FINDING MYSELF IN ATLANTIS
As soon as my plane descended into Cape Town and I caught my first glimpse of the beautiful cityscape, Table Mountain, and the waves crashing on the famous V&A Waterfront, I knew that I was going to have an unforgettable three months. I can’t begin to describe all the amazing experiences I had in Cape Town interning with an education-focused, non-profit organization called IkamvaYouth. I worked with a passionate group of people, made lasting friendships, and even discovered long lost family. Needless to say, my flight home was an emotional one. Every experience was amazing in its own way, but one stands out above the rest…
When I arrived at Proteus Secondary School in Atlantis at 8:30 on a cold and foggy Monday morning, I didn’t know what to expect. Atlantis is a suburb at the northern-most part of Cape Town along the Atlantic Coast and, despite its mythical name, it has a less than divine reputation. Anxious. Excited. Terrified. I was feeling so many emotions at once. I couldn’t have known at that time that the next three weeks would be the highlight of my internship experience.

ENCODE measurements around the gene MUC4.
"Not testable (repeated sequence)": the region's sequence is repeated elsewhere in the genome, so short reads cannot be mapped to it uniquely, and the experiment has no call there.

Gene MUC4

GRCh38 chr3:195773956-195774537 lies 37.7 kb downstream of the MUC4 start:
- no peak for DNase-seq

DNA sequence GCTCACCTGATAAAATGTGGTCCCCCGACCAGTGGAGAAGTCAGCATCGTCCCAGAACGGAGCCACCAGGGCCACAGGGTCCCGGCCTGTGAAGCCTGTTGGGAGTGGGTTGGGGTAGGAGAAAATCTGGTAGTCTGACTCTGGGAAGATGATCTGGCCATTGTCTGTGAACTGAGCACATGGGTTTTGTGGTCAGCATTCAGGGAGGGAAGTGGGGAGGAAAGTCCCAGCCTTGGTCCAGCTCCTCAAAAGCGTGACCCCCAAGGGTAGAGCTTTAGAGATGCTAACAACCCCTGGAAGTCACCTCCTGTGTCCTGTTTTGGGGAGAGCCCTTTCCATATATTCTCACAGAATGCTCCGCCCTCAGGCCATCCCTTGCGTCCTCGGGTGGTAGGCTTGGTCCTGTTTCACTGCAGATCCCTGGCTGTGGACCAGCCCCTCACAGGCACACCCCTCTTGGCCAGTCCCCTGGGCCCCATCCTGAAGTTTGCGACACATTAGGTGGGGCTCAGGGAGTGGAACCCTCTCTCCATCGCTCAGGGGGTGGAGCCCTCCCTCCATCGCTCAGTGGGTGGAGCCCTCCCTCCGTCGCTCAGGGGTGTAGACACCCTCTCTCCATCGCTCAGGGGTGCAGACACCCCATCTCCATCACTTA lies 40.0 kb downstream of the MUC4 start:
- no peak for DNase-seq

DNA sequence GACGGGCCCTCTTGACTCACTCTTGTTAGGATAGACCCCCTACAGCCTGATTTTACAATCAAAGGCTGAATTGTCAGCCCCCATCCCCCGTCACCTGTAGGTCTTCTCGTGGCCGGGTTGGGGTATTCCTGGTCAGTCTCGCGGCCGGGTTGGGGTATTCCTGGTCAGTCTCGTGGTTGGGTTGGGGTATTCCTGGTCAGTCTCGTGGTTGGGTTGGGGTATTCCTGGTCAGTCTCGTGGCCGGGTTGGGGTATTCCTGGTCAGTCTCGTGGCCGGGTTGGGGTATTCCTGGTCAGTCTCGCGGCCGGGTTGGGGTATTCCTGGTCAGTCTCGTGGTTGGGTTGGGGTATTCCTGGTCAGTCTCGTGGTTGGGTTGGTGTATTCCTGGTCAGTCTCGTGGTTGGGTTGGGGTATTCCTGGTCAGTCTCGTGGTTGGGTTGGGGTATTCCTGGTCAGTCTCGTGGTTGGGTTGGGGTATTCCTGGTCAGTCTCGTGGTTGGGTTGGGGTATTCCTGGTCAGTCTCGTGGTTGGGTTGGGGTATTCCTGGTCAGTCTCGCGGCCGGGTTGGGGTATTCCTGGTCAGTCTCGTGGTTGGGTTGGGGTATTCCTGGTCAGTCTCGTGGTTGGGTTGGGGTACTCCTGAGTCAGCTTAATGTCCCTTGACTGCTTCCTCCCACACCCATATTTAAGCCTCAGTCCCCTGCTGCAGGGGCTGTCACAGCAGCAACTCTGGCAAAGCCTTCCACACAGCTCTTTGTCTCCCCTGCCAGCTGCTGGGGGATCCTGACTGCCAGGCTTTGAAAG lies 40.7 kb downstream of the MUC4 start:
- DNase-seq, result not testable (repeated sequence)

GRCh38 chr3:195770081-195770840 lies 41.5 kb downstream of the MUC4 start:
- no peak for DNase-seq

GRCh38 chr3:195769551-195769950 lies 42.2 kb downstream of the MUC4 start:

Over the next few days, I delivered a diversity workshop with grade 11 and 12 students during which I shared my story of being a mixed-race young woman in Canada and learned about the identities of the youth in Atlantis. Together, we challenged stereotypes, reflected on who we are, and recognized that we can end our prejudice by understanding each other’s differences. Even after the workshop was finished, we continued to break down the negative perception of young people in Atlantis and found creative ways of expressing how remarkable they are.
I felt so grateful to the students for confiding in me and, in turn, allowing me to share the difficulties I have experienced as a person of color in a very different context. We learned that, even though I looked very similar to many people in the room, our identities have been shaped by our different experiences and social contexts. Throughout the holiday program, I bonded with students, staff, and volunteers in such a profound way that we were all moved to tears on my last day.